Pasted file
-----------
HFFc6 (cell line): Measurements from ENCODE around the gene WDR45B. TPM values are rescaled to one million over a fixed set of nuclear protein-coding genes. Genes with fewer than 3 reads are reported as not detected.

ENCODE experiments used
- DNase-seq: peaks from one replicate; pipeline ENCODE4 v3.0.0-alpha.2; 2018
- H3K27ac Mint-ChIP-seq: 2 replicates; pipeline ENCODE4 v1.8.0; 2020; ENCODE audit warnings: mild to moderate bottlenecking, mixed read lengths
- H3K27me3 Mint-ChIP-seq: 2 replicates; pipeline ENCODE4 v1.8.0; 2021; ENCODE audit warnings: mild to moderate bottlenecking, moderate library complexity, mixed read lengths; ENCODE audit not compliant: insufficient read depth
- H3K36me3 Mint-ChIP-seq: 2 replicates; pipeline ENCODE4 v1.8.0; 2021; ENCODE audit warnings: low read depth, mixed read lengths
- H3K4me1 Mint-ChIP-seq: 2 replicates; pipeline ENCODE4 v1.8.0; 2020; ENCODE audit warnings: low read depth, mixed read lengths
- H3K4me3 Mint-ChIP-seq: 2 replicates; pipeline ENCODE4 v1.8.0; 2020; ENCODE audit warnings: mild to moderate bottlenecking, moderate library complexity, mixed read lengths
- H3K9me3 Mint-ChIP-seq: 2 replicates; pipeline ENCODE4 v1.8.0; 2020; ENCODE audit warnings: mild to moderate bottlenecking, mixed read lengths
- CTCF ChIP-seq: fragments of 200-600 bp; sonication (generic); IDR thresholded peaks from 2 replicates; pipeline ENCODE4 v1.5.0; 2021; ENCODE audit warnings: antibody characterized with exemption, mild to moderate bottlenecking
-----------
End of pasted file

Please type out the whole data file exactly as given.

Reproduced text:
HFFc6 (cell line): Measurements from ENCODE around the gene WDR45B. TPM values are rescaled to one million over a fixed set of nuclear protein-coding genes. Genes with fewer than 3 reads are reported as not detected.

ENCODE experiments used
- DNase-seq: peaks from one replicate; pipeline ENCODE4 v3.0.0-alpha.2; 2018
- H3K27ac Mint-ChIP-seq: 2 replicates; pipeline ENCODE4 v1.8.0; 2020; ENCODE audit warnings: mild to moderate bottlenecking, mixed read lengths
- H3K27me3 Mint-ChIP-seq: 2 replicates; pipeline ENCODE4 v1.8.0; 2021; ENCODE audit warnings: mild to moderate bottlenecking, moderate library complexity, mixed read lengths; ENCODE audit not compliant: insufficient read depth
- H3K36me3 Mint-ChIP-seq: 2 replicates; pipeline ENCODE4 v1.8.0; 2021; ENCODE audit warnings: low read depth, mixed read lengths
- H3K4me1 Mint-ChIP-seq: 2 replicates; pipeline ENCODE4 v1.8.0; 2020; ENCODE audit warnings: low read depth, mixed read lengths
- H3K4me3 Mint-ChIP-seq: 2 replicates; pipeline ENCODE4 v1.8.0; 2020; ENCODE audit warnings: mild to moderate bottlenecking, moderate library complexity, mixed read lengths
- H3K9me3 Mint-ChIP-seq: 2 replicates; pipeline ENCODE4 v1.8.0; 2020; ENCODE audit warnings: mild to moderate bottlenecking, mixed read lengths
- CTCF ChIP-seq: fragments of 200-600 bp; sonication (generic); IDR thresholded peaks from 2 replicates; pipeline ENCODE4 v1.5.0; 2021; ENCODE audit warnings: antibody characterized with exemption, mild to moderate bottlenecking